Cholesteryl ester loading of mouse peritoneal macrophages is associated with changes in the expression or modification of specific cellular proteins, including increase in an alpha-enolase isoform.
This report explores the hypothesis that massive cholesteryl ester (CE) accumulation in macrophages, such as that occurring in atheroma foam cells, results in changes in the expression or modification of specific cellular proteins. Two-dimensional (2-D) gel electrophoretic patterns of metabolically labeled cellular proteins from mouse peritoneal macrophages that were loaded with CE (through incubation with acetylated low density lipoprotein [acetyl-LDL] for 4 days) were compared with those of control macrophages. Densitometric analysis of 2-D gel autoradiograms from the cell lysates revealed statistically significant changes in seven cellular proteins (five decreases and two increases). The changes in protein expression (foam cell versus control) ranged from a 458 +/- 164% (p < 0.001) increase to a 35 +/- 34% (p < 0.001) decrease (n = 11). Incubation of macrophages with beta-very low density lipoprotein, which also increased the CE content of macrophages (albeit to a lesser extent than acetyl-LDL), resulted in changes in five of the seven proteins. In contrast, incubation of cells with LDL, fucoidan, or latex beads, none of which caused CE accumulation, did not lead to significant changes in four of these five proteins. One of these four proteins, which increased fourfold to fivefold in foam cells (M(r) = 49,000; isoelectric point of 6.8), was purified by preparative 2-D gel electrophoresis. Internal amino acid sequence of cyanogen bromide fragments of this protein as well as Western blot analysis identified this protein as an isoform of alpha-enolase. The increased expression of this alpha-enolase isoform, which was seen as early as day 2 of acetyl-LDL incubation of the macrophages, was diminished by including an inhibitor of cholesterol esterification during the acetyl-LDL incubation period. In conclusion, macrophage foam cell formation is associated with distinct changes in protein expression, including a marked increase in an isoform of alpha-enolase, suggesting a specific biological adaptation to CE loading.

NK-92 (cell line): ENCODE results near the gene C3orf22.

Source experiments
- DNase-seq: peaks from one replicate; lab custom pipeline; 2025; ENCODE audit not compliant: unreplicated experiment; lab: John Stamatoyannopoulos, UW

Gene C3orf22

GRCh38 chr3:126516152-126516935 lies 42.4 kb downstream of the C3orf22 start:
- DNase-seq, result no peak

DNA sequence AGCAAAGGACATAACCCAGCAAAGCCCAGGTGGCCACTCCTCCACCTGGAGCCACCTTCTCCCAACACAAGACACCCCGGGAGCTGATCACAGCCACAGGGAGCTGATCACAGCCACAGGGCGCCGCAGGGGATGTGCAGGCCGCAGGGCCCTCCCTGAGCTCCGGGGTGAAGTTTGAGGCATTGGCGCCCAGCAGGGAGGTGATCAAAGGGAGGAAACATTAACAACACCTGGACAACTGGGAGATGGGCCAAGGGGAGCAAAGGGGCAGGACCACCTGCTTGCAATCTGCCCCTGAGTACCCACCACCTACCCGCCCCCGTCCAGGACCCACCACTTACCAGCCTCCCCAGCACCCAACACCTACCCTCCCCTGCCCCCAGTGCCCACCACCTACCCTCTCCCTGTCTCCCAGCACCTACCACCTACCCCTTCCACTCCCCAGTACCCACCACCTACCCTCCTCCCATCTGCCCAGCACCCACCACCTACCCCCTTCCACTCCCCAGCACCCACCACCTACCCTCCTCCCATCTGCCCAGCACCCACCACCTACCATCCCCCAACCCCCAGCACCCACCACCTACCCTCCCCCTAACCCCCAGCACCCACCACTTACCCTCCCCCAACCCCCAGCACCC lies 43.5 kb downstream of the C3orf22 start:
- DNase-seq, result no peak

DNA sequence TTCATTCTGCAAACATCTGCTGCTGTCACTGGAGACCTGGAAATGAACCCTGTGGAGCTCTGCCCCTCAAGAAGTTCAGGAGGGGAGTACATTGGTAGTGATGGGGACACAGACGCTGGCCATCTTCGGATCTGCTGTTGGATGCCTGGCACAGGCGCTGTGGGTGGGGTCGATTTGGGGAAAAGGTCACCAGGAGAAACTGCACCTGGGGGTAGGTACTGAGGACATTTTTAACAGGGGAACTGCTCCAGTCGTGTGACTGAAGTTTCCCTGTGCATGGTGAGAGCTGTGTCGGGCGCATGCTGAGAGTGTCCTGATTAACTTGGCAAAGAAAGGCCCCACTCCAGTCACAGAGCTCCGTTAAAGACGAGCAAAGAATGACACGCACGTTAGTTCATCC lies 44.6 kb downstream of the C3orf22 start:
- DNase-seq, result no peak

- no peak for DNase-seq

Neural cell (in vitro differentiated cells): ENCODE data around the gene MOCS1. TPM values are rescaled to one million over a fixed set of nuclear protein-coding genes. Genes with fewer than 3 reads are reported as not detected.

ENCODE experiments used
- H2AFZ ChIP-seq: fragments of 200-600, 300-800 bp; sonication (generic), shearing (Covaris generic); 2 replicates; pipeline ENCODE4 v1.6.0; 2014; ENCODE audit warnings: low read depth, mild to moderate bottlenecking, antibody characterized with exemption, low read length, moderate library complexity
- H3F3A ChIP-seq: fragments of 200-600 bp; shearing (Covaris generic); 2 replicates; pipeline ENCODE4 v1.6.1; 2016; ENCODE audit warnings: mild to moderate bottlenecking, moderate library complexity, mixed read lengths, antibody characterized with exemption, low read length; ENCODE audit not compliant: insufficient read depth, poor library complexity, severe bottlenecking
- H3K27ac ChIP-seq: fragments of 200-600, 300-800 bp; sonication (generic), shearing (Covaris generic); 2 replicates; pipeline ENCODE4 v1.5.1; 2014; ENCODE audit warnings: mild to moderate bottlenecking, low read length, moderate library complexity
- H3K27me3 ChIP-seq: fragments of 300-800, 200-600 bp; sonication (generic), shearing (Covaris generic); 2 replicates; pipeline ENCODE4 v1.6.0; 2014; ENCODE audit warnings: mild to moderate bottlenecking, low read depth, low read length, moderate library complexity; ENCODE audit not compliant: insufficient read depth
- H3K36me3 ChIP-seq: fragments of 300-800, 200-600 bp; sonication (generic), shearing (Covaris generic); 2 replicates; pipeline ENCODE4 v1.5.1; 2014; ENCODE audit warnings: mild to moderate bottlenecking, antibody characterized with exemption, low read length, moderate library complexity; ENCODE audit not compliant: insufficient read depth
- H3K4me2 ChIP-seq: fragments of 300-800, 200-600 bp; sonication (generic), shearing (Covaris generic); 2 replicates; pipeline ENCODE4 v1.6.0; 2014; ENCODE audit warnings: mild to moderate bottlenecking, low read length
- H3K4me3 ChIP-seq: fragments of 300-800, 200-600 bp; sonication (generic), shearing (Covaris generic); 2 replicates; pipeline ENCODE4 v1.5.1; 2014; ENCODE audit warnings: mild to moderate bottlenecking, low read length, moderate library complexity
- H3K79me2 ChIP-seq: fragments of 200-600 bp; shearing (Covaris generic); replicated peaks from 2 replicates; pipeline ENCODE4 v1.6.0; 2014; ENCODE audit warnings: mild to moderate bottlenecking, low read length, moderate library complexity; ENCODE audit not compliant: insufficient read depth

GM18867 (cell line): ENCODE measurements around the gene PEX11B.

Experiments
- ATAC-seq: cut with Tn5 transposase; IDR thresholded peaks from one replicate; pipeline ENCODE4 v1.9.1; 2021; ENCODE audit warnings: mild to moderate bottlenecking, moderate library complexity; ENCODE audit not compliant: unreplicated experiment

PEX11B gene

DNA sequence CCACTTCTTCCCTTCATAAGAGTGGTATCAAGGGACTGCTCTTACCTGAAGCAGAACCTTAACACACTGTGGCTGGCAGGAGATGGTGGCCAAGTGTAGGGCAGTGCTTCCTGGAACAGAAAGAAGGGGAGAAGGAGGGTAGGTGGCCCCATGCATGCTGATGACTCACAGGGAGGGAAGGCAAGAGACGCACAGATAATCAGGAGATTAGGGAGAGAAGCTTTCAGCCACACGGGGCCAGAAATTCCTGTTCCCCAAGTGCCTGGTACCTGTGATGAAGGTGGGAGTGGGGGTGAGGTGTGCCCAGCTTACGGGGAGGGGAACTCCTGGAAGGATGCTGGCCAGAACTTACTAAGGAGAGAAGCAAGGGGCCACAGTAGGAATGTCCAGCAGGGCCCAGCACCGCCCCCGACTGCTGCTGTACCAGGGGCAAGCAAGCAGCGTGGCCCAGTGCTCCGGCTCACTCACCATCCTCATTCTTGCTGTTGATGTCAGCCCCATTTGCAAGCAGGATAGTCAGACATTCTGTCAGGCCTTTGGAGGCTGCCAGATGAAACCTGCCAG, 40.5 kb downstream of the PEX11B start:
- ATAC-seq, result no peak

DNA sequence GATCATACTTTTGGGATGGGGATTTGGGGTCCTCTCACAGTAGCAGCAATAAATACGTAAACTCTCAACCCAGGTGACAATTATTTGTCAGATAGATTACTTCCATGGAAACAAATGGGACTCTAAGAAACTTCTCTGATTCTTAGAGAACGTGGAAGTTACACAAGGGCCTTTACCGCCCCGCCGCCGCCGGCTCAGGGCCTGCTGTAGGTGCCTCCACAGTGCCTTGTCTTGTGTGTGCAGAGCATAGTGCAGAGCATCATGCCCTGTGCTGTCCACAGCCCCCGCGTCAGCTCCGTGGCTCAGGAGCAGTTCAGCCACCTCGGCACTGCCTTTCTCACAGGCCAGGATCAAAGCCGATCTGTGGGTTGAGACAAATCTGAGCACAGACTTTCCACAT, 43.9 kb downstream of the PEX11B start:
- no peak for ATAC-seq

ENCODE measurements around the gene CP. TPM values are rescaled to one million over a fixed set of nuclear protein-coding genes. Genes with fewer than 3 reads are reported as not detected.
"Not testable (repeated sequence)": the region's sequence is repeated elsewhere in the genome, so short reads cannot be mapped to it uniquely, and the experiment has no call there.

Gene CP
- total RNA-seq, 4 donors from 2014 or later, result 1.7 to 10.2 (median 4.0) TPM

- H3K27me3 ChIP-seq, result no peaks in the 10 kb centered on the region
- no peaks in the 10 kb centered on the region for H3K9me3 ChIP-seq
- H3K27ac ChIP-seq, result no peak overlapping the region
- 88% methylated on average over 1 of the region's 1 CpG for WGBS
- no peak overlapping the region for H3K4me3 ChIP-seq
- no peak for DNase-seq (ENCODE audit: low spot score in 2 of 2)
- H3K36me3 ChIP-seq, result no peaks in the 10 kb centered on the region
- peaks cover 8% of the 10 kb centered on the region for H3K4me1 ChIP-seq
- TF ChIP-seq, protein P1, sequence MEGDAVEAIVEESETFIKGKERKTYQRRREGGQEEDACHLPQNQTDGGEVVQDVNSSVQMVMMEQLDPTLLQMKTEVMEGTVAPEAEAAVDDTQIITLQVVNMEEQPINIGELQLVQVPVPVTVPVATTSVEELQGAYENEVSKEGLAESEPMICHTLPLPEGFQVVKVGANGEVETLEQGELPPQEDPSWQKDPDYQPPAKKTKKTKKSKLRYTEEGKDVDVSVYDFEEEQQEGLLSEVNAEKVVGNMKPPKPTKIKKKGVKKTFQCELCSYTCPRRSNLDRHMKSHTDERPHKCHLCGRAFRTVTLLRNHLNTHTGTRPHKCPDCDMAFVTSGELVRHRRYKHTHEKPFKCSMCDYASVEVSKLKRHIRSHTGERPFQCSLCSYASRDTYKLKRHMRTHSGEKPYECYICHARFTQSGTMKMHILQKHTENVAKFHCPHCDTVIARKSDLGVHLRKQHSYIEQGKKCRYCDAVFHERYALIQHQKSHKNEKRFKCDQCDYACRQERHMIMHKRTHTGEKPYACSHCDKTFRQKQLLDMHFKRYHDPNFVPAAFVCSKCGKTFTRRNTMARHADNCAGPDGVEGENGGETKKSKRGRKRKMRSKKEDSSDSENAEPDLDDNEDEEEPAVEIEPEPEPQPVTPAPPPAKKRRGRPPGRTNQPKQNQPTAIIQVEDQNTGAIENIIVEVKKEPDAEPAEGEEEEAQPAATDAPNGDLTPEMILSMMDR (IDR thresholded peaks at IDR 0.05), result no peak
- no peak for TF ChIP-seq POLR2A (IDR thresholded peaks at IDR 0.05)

- Copyright © 1993 by American Heart Association